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Discussion Starter · #1 ·
I bought new to me reman. calipers for the rear s/n 95 I would now like to prime and paint them. Can anyone give me ideas for getting the oil off of the calipers from the reman. process. I am concerned about chemicals that might attack the rubber seals, could I use good old brake cleaner or does it leave a residue that paint will not stick too? Also if I buy auto zone type rotors should I prime and paint the non-pad surfaces?
 

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ASE Tech & Shop Teacher
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Yeah, brak-leen will work, but read the can! It too is supposed to be bad for rubber parts. I just spray it on a rag, then wipe the caliper down with the rag. Be carefull where you wipe. A little contact with rubber parts should not kill them, but soaking it in any cleaner is probably a bad idea.
Do this a couple times until you can tell the oil is well rinsed off and gone. A rinse with simple plain ordinary water and an air dry before priming is also a good idea.

You may even want to scuff them with a scotchbright for better primer adhesion. Just remember to rinse with water or blow them off again after scuffing.

Be careful when / if blowdrying, as the air can get under the rubber boot and lift it out of it's little lip, and you may end up blowing stuff into the piston and seal area. Keep high pressure air away from the hose fitting too, you don't want to pop the piston out, it will pinch you fingers something fearce.

The wiping idea also works well when using tire dressing (Armorall)
Spraying it all over the place gets it on rotors, which is bad. Silicone (in most tire dressings) is a lubricant, and we don't want to lubricate our rotors.
 

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2010 FFCars Graduate
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When I painted mine I used brake-kleen. Sprayed it on a rag and then wiped it on the caliper until I got it clean. Take your time and avoid getting it on the rubber parts. Then mask off the piston and boot and the bleeder and you're good to go.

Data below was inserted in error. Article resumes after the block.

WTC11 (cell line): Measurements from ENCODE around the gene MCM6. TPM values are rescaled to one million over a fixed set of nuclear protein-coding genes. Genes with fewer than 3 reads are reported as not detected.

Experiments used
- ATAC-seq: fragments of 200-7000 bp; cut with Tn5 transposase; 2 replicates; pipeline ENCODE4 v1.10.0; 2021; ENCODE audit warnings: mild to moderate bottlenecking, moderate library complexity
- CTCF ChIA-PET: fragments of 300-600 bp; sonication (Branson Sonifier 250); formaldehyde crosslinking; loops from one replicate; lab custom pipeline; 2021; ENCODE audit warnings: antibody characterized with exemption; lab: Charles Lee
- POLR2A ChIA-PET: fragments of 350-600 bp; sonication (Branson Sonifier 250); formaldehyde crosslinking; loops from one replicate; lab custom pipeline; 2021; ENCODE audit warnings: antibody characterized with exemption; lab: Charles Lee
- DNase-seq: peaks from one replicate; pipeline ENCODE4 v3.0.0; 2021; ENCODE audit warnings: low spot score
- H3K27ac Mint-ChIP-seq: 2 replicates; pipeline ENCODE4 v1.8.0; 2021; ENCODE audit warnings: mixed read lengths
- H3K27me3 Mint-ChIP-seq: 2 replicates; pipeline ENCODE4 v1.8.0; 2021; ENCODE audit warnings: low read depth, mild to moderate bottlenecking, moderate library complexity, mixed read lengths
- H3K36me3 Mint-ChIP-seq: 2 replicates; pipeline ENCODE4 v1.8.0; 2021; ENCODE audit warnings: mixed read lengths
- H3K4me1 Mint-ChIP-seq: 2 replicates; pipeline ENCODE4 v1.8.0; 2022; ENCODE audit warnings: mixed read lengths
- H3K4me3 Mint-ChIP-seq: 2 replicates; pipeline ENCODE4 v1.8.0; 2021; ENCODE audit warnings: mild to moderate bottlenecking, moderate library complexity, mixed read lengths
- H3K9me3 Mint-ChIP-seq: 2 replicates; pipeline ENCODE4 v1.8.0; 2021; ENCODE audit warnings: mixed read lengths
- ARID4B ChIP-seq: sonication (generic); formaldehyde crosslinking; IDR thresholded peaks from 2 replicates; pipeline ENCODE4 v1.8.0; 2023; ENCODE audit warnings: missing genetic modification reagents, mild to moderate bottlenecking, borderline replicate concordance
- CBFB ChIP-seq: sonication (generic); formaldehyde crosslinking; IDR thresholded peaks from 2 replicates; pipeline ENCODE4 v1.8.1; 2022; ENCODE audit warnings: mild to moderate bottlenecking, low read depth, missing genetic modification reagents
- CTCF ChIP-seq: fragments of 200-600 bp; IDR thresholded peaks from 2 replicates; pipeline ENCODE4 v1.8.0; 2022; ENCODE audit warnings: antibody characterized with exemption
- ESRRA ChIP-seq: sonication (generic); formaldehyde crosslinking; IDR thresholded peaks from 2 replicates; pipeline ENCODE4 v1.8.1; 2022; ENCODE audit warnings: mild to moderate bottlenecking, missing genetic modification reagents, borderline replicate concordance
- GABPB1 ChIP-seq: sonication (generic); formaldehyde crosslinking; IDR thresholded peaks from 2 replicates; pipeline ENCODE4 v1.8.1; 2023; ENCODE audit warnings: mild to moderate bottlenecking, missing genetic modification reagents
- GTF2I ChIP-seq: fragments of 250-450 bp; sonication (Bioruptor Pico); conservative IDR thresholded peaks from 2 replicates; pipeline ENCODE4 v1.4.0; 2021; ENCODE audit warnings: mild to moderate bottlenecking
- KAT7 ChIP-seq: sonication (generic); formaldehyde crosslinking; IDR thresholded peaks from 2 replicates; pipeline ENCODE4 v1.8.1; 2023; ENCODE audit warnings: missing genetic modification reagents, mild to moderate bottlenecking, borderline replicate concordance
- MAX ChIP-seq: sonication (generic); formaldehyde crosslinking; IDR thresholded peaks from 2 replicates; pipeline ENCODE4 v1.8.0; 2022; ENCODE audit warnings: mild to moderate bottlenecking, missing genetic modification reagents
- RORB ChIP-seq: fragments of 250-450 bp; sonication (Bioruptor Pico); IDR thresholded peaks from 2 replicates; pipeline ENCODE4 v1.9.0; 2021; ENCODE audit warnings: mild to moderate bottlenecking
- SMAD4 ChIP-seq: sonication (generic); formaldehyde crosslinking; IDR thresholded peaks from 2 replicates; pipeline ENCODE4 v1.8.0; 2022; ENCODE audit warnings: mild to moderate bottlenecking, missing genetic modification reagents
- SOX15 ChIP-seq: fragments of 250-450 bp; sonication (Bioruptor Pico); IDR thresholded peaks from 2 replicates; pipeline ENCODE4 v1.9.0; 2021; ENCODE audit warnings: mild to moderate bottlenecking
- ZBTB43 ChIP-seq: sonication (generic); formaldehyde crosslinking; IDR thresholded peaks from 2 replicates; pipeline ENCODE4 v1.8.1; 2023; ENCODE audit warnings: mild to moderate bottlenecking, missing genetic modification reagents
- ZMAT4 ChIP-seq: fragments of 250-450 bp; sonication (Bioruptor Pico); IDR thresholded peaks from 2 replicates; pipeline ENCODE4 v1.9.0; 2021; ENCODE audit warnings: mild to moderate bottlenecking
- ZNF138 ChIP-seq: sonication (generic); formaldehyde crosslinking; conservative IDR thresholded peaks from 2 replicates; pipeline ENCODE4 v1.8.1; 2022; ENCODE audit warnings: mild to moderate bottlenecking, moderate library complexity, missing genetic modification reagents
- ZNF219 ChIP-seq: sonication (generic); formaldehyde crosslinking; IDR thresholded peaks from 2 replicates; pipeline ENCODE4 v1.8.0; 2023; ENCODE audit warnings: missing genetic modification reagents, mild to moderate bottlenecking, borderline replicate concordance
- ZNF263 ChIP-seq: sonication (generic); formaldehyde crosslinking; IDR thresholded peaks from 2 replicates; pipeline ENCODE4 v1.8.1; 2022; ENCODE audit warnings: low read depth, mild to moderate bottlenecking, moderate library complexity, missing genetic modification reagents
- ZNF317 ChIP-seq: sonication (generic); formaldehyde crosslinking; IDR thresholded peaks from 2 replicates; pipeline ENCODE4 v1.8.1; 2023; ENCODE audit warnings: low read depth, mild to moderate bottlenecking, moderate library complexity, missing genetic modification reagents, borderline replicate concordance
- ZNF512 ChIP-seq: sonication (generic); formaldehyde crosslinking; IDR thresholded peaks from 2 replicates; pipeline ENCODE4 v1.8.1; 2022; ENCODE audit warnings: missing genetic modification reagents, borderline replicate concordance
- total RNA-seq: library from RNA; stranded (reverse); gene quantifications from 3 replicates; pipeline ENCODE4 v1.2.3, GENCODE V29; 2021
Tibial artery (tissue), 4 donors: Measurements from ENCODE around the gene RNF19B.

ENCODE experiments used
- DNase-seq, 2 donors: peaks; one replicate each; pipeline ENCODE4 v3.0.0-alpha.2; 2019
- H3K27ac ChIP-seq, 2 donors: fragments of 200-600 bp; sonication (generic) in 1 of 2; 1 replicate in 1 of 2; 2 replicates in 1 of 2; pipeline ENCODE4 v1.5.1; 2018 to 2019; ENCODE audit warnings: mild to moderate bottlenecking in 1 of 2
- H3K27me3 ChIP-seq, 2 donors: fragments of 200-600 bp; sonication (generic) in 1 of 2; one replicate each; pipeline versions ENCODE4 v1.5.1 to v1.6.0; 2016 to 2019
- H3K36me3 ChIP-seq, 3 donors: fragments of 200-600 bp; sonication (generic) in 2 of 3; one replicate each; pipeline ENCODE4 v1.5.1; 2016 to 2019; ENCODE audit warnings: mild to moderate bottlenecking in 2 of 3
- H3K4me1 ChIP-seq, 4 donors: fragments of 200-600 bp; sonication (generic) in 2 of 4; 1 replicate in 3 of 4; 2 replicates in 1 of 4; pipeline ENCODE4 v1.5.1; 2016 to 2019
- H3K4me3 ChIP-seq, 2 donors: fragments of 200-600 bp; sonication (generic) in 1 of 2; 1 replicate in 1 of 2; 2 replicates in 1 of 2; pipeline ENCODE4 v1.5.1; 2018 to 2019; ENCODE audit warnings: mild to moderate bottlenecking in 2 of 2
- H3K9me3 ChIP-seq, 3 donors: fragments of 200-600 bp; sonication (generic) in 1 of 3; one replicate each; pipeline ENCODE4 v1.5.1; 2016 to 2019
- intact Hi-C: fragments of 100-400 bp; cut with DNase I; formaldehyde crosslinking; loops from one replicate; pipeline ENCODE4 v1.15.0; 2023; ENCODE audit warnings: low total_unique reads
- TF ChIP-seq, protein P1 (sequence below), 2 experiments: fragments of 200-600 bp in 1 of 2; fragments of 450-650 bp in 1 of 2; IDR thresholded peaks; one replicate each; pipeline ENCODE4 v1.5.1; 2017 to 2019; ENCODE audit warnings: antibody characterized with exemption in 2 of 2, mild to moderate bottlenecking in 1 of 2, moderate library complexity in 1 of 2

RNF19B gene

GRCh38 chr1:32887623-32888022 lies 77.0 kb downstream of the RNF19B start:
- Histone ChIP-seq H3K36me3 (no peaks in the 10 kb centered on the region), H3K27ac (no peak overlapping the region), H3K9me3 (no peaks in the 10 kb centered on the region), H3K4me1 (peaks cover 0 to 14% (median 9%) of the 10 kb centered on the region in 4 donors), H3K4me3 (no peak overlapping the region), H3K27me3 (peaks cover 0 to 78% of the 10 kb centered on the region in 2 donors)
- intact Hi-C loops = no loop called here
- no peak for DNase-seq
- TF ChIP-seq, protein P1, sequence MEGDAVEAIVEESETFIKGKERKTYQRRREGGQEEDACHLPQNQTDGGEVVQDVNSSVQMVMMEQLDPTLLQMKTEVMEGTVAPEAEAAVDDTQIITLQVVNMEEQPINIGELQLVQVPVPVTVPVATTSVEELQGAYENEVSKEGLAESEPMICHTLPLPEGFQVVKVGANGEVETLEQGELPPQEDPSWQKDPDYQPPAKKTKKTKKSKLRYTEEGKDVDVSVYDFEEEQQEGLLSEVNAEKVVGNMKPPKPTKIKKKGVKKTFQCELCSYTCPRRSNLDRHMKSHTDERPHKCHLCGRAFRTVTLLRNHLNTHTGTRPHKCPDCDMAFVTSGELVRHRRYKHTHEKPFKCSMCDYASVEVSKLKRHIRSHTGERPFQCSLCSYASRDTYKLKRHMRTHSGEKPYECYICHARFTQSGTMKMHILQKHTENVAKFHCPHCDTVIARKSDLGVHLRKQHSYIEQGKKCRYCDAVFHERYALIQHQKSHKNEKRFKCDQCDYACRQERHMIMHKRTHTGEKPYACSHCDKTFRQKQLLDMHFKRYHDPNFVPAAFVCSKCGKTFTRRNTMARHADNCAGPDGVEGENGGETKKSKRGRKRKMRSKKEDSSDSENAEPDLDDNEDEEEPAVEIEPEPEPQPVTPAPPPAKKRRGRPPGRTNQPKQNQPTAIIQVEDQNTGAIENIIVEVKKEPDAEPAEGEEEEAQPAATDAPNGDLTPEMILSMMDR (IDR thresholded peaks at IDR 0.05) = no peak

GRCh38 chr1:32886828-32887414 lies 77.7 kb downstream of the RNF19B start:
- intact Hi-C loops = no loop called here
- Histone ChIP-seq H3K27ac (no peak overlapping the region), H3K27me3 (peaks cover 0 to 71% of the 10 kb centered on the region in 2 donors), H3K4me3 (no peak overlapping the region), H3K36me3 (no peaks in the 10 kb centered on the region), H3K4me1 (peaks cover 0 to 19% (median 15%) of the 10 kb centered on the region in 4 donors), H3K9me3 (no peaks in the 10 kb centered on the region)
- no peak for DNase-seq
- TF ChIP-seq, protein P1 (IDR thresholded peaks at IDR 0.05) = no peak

I did use paint supposedly for calipers and drums from VHT.
 

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I used Soap and Water and water rince. Simple Green works very well. If they're aluminum you have to bead blast them to remove the oxidation then prime with an etching primer.

Jack
 

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FFCobra Fanatic
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Mine cleaned well with MEK. Then I painted with Krylon. After track time and 5000+ miles the paint is holding up well.

Rick
 

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Shade Tree Mechanic
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Brakleen or Acetone, something that doesn't leave a film. I used the Duplicolor kit from Autozone. It holds up very well on brake fluid spills, but is kind of a pain in the a$$ to apply since it's brushed on not sprayed on. The good thing is it's real easy to touch up chipped spots after the car has been on the road for a while.
 

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section 8
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5,136 Posts
brakleen scotchbrite and VHT caliper paint lots of pretty colors and no primer needed Bob
 

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Any of our vendors sell the VHT Caliper paint?
 

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I used Brakleen on a rag also. Used the VHT paint in red and it took many coats to fully cover (probably 5). After carefully installing and bleeding the brakes, the paint peeled easily anywhere brake fluid touched it. I was very careful during the bleeding process but I guess not careful enough. If I had to do it again I would completely dismantle them and have them powder coated. New seals are only a few bucks.
 
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